The same can be said of actors in the region.
Both Jordan and Egypt for example, continue to trade actively with Israel. Special Economic Zones in both countries allow tax-free exports to the US on the basis of Israeli material being used in the manufacturing of the exported goods.
In addition, Egypt has taken part in coordinated military training alongside Greece and Israel, not to mention its participation in the ongoing blockade that is strangling Gaza.
In this context, King Abdullah and President Sisi’s warnings to the US administration sound rather hollow. Similarly, Turkey’s Erdogan condemned Trump’s announcement but continues negotiations with Israel over the extraction and distribution of Israeli owned East Mediterranean natural gas.
This context is important because the Oslo “peace process” and the so-called two-state solution have served for over two decades as a justifying mechanism for governments to normalise relations, trade, and establish active military collaboration with Israel, while continuing to pay lip service to a hypothetical “just solution”.
In reality, the colonisation of Palestine has continued, and even accelerated. Over half a million Israelis live in the West Bank and East Jerusalem, and commute freely between the two sides of the Green Line, while Palestinians are stuck at checkpoints and have their lands confiscated.
Both Jordan and Egypt for example, continue to trade actively with Israel
Israeli governments have repeatedly made clear that East Jerusalem settlements will never be dismantled, and Netanyahu has announced the establishment of a new officially recognised settlement in the West Bank.
Finally, it has become a common occurrence for Israeli politicians, officials and ministers to announce the end of the two-state possibility and the peace process, while the international community continues to pretend that it is a continuing reality.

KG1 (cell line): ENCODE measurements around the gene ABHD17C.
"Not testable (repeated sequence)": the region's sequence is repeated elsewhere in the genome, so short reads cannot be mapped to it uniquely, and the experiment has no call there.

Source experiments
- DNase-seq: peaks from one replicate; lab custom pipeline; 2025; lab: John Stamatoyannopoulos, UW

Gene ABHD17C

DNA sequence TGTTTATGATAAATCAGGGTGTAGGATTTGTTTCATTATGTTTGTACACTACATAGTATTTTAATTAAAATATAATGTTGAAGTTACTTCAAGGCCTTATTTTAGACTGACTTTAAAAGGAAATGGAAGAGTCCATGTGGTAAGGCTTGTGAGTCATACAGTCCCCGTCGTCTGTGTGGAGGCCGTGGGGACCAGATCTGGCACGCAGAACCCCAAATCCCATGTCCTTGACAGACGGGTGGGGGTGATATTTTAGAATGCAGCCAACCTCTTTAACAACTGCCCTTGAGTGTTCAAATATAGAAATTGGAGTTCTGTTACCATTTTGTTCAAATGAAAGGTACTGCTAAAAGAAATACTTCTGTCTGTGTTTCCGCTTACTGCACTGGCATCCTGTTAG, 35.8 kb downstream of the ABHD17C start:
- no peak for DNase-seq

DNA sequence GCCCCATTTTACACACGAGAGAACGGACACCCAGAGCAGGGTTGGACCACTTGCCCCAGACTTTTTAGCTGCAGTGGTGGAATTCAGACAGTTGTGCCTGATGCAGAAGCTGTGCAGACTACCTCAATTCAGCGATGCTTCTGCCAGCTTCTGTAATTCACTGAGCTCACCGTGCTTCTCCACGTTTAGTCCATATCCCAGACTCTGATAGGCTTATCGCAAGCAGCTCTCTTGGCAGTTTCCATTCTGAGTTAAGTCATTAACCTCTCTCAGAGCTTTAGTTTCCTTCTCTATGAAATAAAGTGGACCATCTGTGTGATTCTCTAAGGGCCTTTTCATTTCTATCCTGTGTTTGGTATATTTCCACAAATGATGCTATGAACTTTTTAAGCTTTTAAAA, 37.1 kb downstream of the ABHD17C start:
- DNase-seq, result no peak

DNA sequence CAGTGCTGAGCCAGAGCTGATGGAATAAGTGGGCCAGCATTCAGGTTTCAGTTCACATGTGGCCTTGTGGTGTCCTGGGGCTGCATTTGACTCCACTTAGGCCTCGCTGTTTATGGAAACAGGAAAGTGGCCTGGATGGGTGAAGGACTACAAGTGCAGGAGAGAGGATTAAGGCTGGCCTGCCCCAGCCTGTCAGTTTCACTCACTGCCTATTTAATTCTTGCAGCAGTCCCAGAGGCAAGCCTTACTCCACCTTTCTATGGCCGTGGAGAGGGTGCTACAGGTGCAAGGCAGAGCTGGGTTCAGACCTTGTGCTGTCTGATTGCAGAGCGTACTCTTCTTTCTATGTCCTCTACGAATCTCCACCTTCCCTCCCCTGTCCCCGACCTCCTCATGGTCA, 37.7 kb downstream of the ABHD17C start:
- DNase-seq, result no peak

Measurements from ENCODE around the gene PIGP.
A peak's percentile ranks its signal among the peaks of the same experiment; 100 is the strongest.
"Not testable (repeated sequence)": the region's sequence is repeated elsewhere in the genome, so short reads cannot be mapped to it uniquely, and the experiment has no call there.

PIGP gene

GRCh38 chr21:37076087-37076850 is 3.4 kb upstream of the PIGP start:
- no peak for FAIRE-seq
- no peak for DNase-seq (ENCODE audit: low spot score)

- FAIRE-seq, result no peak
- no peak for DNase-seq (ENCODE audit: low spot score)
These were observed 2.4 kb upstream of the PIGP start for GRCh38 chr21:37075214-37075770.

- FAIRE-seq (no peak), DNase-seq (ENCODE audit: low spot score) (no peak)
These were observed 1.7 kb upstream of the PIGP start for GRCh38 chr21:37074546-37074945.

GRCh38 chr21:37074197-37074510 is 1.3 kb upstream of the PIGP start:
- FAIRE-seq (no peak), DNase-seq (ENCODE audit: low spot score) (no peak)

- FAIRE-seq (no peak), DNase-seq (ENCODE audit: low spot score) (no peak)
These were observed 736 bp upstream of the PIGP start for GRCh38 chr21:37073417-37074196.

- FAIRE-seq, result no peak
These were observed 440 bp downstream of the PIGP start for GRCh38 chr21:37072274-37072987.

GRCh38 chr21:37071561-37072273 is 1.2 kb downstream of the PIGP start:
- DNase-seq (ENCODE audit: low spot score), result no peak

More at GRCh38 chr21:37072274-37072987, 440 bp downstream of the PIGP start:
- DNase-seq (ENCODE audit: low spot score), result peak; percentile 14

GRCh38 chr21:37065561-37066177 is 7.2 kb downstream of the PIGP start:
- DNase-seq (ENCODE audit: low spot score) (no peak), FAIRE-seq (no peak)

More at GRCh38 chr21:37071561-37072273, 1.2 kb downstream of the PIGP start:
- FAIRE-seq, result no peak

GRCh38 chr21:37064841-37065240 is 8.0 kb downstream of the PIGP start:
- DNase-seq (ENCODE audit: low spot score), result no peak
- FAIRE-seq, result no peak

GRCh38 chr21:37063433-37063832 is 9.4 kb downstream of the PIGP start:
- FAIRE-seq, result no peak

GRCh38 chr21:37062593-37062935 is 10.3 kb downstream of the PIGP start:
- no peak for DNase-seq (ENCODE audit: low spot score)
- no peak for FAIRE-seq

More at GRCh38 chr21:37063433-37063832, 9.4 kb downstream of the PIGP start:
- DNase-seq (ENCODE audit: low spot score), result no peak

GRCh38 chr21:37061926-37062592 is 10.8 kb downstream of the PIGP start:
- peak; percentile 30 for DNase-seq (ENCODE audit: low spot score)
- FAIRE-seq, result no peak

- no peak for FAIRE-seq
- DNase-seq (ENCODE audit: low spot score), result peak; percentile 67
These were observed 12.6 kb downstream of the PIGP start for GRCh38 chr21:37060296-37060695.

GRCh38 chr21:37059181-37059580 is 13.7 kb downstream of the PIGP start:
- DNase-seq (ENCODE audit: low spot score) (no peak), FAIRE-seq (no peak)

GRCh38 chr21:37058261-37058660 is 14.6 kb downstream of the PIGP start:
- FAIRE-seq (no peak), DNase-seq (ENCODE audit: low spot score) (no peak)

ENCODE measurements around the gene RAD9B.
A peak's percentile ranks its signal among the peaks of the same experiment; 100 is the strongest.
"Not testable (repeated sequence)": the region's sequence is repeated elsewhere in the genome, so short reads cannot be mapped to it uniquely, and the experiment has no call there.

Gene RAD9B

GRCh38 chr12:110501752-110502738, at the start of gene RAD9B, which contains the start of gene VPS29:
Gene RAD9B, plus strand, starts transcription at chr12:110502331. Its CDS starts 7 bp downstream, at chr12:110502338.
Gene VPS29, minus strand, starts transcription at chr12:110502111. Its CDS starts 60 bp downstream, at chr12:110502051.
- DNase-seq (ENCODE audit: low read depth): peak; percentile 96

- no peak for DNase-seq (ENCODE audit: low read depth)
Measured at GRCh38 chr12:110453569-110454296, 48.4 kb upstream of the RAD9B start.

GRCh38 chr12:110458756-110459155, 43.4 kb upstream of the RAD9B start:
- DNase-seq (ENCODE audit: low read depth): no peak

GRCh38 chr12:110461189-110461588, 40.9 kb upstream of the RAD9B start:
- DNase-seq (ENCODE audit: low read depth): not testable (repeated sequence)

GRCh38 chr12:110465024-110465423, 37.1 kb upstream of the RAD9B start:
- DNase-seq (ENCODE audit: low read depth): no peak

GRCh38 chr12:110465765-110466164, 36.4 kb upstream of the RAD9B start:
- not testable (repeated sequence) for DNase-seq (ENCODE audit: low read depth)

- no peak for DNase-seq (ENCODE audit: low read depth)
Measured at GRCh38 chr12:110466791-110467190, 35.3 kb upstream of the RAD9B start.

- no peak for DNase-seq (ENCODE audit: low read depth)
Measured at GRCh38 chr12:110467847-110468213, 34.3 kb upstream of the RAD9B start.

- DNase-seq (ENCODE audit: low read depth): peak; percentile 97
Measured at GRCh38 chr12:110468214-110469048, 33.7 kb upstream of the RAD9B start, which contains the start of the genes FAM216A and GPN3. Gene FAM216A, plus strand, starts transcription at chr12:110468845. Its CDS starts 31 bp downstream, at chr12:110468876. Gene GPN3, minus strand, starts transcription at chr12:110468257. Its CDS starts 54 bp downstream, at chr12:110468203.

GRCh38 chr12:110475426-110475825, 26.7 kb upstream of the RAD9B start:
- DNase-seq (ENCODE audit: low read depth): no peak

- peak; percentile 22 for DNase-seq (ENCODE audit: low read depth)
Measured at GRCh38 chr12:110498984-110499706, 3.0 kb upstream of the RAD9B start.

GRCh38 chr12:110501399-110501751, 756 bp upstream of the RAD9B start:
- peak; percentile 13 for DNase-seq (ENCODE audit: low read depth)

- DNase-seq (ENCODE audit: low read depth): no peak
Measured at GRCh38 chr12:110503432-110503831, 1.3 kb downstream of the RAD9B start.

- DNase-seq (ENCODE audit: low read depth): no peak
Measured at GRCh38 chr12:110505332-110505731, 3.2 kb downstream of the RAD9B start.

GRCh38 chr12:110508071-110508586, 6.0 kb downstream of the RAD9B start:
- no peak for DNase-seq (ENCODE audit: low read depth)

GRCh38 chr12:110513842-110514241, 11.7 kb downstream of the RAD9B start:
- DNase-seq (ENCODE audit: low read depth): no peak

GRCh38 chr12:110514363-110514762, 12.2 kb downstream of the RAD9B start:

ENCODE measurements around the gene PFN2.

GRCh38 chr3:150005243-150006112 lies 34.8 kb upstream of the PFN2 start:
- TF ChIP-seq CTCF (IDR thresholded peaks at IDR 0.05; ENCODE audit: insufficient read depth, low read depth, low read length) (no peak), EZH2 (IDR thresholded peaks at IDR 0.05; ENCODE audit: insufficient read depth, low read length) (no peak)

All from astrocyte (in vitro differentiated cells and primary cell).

The truth is that one-state is a reality, and has been for some time. Israel controls all of Historic Palestine militarily and continues to expand its infrastructural and physical control through the displacement of Palestinians in East Jerusalem, the West Bank, and the Naqab while maintaining its inhumane blockade on the people of Gaza.
The international community can feign outrage at Trump’s announcement but it cannot ignore its decade-long complicity in the process of Israeli colonial expansion.
The Palestinian people themselves have recognised the unwillingness of states in the West or in the region to act, and have called on civil society around the world to take action instead through the call to Boycott, Divest, and Sanction Israeli and international companies and institutions that profit from the assault on Palestinian rights and freedom.
If Trump’s announcement serves for anything, it is to increase the pressure on all of us to heed this call, and increase our activity to isolate Israel economically, politically and diplomatically, until justice for the Palestinian people becomes a reality.
Malia Bouattia is an activist, the former President of the National Union of Students, and co-founder of the Students not Suspects/Educators not Informants Network.
Follow her on Twitter: @MaliaBouattia